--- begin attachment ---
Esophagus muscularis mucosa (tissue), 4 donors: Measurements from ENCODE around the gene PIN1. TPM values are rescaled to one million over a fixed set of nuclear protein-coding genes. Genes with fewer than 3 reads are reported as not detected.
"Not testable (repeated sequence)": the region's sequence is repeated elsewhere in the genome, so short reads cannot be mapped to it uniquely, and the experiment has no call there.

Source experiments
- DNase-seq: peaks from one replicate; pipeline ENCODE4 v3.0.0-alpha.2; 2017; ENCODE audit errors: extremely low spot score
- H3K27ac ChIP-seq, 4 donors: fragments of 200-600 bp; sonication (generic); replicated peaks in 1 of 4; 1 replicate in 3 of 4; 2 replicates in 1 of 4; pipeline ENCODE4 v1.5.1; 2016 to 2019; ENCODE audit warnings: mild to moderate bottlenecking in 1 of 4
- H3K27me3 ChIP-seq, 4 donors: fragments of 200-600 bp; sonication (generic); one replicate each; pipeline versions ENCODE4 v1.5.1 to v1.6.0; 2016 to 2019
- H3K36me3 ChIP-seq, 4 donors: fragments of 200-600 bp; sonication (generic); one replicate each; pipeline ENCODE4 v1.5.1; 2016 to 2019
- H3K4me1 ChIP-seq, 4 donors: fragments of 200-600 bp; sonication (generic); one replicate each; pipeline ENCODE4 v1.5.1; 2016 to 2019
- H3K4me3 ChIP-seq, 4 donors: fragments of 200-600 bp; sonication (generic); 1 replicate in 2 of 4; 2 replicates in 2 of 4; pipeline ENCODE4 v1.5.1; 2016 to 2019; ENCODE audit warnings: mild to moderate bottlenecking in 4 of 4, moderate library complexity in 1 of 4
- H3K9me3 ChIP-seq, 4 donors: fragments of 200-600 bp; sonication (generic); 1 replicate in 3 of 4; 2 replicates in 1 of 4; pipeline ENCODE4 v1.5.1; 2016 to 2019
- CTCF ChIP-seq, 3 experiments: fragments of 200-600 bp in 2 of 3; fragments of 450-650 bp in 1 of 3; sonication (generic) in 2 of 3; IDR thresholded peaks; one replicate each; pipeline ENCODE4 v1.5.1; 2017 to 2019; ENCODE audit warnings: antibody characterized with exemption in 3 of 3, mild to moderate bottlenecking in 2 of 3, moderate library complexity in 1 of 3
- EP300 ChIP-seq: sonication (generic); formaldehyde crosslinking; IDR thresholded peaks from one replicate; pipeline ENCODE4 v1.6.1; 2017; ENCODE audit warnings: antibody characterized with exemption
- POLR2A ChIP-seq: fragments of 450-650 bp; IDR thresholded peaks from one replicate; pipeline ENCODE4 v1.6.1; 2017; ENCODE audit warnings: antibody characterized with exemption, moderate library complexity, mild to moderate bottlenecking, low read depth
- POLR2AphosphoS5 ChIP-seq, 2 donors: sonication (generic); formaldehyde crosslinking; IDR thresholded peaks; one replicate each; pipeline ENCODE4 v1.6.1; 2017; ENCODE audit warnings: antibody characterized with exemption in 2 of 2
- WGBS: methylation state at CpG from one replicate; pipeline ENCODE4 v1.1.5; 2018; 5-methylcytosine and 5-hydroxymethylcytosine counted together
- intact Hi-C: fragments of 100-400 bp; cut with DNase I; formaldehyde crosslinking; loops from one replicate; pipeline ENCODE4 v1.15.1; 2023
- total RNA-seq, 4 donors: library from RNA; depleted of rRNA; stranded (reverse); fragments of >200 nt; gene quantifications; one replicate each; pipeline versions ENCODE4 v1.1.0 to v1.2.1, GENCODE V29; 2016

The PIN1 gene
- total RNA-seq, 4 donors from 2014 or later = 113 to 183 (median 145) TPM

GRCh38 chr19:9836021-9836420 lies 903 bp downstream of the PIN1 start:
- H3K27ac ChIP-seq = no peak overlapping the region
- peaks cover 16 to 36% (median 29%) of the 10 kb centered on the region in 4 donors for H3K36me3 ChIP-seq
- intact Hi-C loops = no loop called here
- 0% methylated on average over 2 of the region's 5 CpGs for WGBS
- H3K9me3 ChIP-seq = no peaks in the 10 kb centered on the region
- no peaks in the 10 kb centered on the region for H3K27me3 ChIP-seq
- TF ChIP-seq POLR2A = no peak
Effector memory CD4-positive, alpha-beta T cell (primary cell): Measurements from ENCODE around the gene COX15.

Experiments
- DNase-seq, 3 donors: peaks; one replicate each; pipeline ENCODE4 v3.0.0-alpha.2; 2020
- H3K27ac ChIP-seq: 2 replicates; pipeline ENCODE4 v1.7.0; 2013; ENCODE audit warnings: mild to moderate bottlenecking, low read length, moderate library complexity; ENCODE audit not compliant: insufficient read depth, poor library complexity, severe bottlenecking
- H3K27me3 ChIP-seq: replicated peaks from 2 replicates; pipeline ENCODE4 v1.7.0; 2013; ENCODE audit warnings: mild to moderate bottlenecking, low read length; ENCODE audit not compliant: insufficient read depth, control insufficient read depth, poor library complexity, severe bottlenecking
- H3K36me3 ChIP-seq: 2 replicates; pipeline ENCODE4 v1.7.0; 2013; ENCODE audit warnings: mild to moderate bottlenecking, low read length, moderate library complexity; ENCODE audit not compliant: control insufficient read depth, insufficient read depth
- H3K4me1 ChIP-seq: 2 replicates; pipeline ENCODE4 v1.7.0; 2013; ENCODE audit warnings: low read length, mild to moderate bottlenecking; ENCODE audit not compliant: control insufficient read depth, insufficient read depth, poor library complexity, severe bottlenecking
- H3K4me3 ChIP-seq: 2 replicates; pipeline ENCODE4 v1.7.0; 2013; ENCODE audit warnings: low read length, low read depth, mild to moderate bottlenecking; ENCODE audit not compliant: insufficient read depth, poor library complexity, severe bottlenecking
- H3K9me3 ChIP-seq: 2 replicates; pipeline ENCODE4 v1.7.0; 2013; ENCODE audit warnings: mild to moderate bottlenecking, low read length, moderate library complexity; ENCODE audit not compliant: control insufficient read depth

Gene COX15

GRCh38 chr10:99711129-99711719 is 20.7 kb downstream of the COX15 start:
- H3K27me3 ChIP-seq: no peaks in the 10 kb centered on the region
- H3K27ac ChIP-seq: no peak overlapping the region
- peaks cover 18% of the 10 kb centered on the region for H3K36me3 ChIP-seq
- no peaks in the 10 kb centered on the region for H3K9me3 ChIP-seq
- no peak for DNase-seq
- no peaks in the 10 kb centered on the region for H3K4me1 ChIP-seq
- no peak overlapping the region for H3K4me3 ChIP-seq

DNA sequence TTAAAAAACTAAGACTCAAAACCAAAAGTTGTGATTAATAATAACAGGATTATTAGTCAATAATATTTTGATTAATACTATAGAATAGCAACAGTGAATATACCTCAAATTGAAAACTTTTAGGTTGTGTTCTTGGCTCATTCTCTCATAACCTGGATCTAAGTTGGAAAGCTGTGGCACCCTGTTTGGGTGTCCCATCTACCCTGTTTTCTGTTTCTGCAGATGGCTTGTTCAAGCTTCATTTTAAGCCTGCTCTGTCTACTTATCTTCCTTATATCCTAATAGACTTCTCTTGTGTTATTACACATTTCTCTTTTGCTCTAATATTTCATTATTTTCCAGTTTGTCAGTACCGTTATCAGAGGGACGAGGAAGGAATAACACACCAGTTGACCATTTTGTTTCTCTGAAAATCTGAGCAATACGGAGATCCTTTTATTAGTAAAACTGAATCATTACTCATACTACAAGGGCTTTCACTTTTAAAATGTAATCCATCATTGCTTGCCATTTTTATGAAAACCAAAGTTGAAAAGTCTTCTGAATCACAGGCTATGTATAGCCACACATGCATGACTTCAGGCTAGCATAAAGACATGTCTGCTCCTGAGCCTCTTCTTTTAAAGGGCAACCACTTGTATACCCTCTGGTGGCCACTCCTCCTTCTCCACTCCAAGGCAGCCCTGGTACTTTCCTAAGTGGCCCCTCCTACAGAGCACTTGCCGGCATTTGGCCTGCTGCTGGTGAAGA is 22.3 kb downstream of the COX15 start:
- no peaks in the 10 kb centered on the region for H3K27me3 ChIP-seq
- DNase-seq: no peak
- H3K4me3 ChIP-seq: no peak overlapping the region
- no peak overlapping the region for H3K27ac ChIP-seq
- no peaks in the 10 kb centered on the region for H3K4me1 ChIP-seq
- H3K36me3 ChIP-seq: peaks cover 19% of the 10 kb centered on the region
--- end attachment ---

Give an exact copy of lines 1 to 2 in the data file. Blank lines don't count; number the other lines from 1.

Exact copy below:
Esophagus muscularis mucosa (tissue), 4 donors: Measurements from ENCODE around the gene PIN1. TPM values are rescaled to one million over a fixed set of nuclear protein-coding genes. Genes with fewer than 3 reads are reported as not detected.
"Not testable (repeated sequence)": the region's sequence is repeated elsewhere in the genome, so short reads cannot be mapped to it uniquely, and the experiment has no call there.